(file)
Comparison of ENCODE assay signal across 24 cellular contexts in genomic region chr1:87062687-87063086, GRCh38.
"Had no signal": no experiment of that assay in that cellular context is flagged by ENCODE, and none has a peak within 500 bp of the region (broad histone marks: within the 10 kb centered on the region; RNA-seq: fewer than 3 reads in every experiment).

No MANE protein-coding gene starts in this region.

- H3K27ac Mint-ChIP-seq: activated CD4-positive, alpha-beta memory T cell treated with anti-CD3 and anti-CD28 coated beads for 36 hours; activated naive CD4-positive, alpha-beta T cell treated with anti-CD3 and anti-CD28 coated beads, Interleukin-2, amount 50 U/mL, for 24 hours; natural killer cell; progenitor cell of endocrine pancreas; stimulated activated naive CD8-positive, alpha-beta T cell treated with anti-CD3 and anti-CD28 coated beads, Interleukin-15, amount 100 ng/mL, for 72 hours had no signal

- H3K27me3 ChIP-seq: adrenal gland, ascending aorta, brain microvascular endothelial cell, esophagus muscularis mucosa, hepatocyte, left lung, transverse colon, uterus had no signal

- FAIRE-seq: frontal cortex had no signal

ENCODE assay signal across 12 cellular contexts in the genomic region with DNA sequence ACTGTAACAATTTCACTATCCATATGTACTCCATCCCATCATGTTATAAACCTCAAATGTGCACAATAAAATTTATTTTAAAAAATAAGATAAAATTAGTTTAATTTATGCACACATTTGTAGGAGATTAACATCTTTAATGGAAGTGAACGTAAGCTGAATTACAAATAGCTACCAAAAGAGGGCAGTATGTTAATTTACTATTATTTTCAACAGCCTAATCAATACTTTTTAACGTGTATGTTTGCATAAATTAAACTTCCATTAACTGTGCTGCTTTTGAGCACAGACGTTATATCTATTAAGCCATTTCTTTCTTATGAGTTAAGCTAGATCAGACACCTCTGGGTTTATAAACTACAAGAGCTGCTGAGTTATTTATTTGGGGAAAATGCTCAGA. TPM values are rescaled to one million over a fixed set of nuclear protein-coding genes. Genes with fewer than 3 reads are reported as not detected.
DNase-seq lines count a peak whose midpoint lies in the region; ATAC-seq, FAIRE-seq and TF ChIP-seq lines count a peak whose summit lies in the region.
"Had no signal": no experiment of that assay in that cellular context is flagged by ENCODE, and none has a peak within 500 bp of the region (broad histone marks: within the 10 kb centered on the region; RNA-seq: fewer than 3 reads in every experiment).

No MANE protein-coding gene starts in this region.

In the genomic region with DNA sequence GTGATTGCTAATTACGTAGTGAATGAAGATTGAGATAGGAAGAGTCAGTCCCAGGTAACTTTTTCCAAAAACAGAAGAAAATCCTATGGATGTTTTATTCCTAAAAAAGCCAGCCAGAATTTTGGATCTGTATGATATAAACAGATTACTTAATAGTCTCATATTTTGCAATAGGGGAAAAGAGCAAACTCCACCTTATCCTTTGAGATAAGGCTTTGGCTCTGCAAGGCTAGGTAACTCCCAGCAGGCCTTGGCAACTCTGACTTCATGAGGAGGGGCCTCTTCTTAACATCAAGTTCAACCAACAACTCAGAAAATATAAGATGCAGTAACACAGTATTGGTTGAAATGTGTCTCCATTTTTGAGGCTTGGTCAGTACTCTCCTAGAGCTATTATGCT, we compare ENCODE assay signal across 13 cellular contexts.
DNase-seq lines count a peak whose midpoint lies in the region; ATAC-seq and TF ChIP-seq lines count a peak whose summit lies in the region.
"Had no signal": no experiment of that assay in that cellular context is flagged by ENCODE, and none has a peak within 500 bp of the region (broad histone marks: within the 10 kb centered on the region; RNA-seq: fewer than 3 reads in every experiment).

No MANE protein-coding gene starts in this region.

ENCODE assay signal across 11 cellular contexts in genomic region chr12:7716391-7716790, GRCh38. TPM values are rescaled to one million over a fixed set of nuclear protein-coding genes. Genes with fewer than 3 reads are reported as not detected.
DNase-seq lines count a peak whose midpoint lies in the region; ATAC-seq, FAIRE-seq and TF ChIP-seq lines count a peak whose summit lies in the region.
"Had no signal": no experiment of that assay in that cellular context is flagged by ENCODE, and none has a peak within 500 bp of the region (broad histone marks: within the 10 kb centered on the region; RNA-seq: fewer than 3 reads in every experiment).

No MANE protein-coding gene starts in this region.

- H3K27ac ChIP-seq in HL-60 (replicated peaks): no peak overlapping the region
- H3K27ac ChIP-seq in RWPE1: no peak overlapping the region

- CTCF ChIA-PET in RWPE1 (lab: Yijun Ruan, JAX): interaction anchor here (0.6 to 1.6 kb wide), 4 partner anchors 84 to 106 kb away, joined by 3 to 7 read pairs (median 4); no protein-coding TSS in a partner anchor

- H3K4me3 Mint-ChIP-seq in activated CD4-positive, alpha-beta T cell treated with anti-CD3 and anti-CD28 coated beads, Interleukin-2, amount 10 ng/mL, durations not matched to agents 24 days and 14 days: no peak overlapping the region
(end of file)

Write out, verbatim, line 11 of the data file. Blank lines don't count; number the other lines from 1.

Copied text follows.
In the genomic region with DNA sequence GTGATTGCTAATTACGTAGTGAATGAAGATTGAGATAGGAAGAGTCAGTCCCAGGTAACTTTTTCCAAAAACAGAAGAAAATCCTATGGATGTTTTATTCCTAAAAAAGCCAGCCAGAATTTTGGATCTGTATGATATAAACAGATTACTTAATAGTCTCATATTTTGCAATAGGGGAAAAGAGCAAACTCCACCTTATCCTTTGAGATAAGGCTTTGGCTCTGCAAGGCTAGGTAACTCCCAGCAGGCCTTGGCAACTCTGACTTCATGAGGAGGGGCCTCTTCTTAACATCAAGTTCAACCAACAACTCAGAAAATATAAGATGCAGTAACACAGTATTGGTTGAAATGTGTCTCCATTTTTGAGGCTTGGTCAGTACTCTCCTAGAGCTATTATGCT, we compare ENCODE assay signal across 13 cellular contexts.